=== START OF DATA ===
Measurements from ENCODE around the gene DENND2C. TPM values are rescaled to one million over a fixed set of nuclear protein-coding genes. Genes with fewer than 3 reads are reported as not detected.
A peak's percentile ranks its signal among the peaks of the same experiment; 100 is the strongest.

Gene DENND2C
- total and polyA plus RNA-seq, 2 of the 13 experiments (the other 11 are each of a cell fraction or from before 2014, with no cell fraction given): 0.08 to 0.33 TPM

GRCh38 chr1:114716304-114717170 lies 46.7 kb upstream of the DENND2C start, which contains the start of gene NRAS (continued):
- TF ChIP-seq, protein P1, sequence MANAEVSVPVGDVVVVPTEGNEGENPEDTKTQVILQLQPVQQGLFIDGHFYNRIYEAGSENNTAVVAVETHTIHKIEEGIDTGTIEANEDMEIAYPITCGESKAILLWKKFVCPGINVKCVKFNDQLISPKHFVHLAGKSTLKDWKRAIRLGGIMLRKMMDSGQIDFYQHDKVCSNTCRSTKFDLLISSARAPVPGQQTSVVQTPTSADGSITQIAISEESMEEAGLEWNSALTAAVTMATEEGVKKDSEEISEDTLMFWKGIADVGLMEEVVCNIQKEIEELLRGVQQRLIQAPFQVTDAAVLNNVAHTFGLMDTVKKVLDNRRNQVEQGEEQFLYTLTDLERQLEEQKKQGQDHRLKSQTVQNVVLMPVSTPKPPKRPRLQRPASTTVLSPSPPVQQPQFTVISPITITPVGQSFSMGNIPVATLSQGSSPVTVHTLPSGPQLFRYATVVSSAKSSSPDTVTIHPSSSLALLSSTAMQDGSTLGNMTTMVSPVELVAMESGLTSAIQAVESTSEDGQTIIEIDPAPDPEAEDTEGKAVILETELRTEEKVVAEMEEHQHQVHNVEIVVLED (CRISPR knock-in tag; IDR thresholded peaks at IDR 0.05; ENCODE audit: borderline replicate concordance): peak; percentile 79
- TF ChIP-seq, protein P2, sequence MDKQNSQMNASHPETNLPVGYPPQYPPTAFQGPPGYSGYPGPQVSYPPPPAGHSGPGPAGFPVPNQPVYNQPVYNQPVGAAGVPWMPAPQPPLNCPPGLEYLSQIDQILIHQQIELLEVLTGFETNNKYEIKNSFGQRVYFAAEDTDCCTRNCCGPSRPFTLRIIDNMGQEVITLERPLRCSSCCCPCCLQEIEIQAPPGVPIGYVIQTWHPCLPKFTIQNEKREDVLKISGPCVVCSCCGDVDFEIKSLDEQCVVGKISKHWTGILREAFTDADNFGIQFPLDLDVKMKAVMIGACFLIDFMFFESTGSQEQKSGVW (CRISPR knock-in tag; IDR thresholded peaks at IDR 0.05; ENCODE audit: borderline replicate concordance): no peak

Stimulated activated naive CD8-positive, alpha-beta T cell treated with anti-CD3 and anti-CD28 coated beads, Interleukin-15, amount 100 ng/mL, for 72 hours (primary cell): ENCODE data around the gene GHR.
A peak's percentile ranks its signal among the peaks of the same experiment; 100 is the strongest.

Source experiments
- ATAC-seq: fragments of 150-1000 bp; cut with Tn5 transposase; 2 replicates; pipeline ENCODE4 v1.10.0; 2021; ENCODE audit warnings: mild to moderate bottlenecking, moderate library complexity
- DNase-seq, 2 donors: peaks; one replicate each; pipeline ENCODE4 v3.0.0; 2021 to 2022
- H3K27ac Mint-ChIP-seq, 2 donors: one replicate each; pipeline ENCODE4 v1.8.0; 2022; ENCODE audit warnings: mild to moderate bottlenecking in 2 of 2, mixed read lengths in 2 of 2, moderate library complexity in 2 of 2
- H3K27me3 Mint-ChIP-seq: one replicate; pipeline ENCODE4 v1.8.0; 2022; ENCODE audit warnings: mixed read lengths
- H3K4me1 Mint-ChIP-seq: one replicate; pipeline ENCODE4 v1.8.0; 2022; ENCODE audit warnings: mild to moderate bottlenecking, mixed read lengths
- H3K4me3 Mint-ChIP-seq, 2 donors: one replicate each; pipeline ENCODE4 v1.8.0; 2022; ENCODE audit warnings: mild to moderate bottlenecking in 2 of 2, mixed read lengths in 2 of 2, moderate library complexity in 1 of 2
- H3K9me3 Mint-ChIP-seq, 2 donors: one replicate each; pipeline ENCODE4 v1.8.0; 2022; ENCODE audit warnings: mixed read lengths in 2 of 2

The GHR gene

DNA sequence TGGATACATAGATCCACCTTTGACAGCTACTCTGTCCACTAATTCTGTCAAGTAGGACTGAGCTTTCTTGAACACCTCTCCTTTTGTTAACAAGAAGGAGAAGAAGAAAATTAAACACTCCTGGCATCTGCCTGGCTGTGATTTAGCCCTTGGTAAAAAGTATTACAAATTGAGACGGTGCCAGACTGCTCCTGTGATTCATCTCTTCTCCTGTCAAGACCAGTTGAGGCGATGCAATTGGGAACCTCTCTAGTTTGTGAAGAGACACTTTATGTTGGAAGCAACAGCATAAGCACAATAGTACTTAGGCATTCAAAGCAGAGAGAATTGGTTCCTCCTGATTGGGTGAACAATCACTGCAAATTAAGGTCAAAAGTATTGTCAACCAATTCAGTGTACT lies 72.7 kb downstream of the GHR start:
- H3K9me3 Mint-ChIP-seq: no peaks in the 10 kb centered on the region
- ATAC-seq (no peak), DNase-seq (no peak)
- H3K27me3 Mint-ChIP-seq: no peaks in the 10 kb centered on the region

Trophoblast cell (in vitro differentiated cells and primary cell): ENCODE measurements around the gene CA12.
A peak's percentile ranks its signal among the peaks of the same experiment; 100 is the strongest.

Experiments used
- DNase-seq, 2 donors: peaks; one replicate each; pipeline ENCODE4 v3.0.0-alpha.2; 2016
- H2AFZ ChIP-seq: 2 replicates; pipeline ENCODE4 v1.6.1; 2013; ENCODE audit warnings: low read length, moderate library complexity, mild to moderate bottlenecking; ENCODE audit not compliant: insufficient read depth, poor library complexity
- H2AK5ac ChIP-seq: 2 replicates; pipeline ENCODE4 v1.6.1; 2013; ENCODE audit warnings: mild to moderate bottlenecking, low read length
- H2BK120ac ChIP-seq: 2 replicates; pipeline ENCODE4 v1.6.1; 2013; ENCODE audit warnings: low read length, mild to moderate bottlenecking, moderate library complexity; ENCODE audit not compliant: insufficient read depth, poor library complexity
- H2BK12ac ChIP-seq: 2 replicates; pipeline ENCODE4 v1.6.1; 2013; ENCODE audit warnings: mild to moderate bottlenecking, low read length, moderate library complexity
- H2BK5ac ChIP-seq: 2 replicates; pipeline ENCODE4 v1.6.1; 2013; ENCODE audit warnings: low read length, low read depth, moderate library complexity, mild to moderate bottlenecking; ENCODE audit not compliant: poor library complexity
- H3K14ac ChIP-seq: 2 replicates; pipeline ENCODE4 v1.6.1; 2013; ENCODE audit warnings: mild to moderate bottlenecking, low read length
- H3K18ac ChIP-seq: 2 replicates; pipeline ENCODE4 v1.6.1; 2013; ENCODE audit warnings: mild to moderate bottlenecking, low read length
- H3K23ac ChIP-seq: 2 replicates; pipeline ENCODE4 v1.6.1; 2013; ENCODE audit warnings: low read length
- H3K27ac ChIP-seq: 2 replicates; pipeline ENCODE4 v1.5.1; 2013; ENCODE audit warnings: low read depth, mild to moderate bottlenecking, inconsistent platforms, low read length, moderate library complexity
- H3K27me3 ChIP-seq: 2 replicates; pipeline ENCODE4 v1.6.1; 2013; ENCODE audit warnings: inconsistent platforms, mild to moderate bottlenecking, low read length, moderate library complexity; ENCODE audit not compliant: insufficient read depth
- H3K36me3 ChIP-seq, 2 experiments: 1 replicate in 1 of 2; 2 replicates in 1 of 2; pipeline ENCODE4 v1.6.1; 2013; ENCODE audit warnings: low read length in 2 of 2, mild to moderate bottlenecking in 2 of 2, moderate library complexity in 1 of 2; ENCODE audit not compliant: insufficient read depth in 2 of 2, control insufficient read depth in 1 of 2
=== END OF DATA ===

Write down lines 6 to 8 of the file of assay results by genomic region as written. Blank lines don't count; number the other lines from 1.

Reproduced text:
- TF ChIP-seq, protein P1, sequence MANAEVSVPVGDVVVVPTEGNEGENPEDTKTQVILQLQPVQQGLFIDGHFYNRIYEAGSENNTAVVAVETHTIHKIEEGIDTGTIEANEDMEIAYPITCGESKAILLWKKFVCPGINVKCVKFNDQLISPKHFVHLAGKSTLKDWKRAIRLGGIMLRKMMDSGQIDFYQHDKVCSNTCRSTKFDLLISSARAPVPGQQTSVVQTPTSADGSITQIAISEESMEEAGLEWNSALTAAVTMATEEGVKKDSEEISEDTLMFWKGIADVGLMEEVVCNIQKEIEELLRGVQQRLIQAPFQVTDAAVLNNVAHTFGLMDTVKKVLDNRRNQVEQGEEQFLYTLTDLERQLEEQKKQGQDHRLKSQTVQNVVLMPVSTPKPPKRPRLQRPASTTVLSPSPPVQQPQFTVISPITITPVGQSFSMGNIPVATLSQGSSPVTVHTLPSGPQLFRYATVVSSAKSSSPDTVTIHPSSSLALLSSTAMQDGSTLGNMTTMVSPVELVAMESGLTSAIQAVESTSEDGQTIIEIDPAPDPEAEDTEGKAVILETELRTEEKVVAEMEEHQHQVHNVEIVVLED (CRISPR knock-in tag; IDR thresholded peaks at IDR 0.05; ENCODE audit: borderline replicate concordance): peak; percentile 79
- TF ChIP-seq, protein P2, sequence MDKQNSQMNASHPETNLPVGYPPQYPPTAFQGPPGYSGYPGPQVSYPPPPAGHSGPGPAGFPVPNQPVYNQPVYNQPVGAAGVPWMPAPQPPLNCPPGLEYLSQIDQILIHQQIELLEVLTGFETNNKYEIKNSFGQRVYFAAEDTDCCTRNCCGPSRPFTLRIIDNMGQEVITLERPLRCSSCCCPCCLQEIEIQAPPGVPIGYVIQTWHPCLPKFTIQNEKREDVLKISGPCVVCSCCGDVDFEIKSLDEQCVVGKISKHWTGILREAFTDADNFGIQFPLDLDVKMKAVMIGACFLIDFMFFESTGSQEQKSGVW (CRISPR knock-in tag; IDR thresholded peaks at IDR 0.05; ENCODE audit: borderline replicate concordance): no peak

Stimulated activated naive CD8-positive, alpha-beta T cell treated with anti-CD3 and anti-CD28 coated beads, Interleukin-15, amount 100 ng/mL, for 72 hours (primary cell): ENCODE data around the gene GHR.